The recovery rate for testicular cancer is about 99%, so that is good. That said, I am still extremely concerned about making a recovery from surgery, and further concerned by the prospect of treatments that, by their very nature, wear down the body even more. I am also angry that I had to go through a roughly five hour process today just to have my blood drawn and have a fairly brief consult. I feel I get absolutely no consideration as a person with CFS going through something like this, because no one at any point ever made any attempt to expedite the process, have me get the blood-work done at the same time as my other blood draws, or anything else. I further feel that this consult could have essentially taken place over the phone, legal requirements aside. The position in which I was placed today is much the same as requiring a wheelchair-bound patient to walk up 5 flights of steps to get testing done, then back down for the appointment, then back up again for more testing. I am as tired now I think as I was after the wedding I described on my blog in mid-October, and I have to go in for surgery tomorrow morning at 8:30am.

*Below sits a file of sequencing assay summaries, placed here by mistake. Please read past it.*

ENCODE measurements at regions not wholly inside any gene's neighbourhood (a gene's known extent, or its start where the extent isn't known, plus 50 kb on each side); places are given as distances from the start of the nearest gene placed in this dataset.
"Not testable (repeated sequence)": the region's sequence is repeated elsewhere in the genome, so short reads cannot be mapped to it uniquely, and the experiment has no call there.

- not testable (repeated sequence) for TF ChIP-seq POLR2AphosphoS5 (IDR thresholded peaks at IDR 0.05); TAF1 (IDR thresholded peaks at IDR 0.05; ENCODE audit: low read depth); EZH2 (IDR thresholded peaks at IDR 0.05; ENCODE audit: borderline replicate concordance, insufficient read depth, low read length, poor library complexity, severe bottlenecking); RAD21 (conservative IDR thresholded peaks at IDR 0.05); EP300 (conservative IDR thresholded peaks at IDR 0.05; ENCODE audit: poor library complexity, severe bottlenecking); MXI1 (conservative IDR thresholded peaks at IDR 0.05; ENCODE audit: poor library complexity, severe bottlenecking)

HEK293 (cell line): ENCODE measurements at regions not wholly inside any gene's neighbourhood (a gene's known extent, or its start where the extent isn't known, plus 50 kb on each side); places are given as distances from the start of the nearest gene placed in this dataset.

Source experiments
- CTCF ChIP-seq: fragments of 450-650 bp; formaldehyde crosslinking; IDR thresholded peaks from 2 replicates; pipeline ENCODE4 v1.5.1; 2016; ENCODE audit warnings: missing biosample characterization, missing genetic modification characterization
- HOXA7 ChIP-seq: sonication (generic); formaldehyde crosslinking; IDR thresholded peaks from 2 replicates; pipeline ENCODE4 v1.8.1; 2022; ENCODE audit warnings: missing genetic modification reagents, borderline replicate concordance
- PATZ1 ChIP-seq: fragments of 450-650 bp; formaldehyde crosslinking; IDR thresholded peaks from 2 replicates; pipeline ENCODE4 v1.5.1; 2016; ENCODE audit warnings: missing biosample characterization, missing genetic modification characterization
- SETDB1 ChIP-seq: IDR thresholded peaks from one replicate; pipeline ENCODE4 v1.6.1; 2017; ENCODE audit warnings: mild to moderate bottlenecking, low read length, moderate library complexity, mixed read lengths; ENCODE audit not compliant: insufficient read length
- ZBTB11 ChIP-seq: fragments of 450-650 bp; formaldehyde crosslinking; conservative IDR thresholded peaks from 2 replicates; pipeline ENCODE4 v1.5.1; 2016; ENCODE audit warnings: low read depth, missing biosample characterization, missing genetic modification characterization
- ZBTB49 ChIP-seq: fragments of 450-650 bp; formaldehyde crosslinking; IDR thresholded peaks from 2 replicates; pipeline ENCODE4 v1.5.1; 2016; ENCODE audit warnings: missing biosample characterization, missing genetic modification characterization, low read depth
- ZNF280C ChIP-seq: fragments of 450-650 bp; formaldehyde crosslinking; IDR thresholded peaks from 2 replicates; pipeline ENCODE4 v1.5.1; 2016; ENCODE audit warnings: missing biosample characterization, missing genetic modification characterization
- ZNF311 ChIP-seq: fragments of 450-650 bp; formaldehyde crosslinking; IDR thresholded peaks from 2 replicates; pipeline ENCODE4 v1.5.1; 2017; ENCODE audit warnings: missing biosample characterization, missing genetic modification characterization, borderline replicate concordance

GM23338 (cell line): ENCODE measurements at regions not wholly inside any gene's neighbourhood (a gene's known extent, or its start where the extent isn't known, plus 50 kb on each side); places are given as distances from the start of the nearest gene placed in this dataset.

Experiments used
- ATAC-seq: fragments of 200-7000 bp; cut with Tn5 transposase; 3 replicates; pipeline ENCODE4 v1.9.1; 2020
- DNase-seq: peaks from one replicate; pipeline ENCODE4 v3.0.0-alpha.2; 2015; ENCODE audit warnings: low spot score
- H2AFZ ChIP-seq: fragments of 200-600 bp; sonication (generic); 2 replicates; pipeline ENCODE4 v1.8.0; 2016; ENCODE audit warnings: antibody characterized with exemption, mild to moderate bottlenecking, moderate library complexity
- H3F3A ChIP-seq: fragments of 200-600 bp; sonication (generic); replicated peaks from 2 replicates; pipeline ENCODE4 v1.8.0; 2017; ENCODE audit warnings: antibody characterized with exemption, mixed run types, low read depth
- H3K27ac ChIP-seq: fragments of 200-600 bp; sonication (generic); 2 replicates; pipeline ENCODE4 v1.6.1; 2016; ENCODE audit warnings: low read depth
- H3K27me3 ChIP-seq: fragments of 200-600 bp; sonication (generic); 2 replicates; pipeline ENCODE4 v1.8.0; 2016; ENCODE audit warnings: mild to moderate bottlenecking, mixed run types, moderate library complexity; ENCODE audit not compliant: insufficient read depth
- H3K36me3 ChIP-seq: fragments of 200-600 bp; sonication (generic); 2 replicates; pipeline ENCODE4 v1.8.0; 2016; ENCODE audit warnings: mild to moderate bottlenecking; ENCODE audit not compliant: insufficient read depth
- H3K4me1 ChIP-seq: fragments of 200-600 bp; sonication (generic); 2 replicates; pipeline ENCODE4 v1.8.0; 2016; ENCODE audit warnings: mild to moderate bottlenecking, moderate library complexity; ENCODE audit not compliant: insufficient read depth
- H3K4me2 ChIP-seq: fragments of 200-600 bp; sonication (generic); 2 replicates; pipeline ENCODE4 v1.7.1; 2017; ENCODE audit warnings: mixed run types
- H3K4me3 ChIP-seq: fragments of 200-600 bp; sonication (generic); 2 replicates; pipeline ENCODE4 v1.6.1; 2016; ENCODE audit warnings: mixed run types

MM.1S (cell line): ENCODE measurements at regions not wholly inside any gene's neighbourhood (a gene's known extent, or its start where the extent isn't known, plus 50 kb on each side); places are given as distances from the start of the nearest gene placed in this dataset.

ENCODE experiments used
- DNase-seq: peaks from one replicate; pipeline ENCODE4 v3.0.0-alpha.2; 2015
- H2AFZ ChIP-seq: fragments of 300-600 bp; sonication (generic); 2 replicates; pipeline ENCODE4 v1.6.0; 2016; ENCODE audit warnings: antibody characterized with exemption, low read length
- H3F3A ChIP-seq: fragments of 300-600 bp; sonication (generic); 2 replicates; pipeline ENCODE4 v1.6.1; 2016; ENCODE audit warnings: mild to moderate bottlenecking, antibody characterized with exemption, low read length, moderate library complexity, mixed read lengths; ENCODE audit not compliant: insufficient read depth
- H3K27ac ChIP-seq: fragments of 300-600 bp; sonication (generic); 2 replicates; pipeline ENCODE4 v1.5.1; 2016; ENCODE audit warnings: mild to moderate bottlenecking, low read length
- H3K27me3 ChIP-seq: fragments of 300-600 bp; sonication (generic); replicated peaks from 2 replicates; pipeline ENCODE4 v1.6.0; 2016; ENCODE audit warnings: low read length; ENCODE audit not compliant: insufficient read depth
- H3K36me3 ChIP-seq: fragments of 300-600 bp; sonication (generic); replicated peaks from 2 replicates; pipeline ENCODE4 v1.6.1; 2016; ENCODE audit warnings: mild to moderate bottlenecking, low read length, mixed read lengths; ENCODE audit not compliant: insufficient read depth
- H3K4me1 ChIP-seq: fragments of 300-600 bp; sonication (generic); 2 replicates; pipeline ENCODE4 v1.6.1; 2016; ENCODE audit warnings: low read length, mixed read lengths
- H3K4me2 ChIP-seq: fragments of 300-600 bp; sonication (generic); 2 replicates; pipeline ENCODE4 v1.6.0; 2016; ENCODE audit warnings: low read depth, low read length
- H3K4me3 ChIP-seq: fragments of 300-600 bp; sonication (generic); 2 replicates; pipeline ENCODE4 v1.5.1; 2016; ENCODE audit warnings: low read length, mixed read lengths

I was afraid I was going to just totally lose it coming out of Hopkins today, and I did briefly, but as I have found on countless prior occasions, God granted me just enough to get through. After my consultation I was sent back downstairs for what I assume amounts to pre-surgical blood testing, and my technician, a mostly bald, middle-aged African American man, was incredibly friendly and conversational at a time that it just had to happen. I would like to submit his name to the Hospital just to tell them how important it was, but I don't know if I can get that information or not. We talked a little about life, he brought up politics, and by the time I left I was much better equipped to handle the car ride home and the evening still ahead.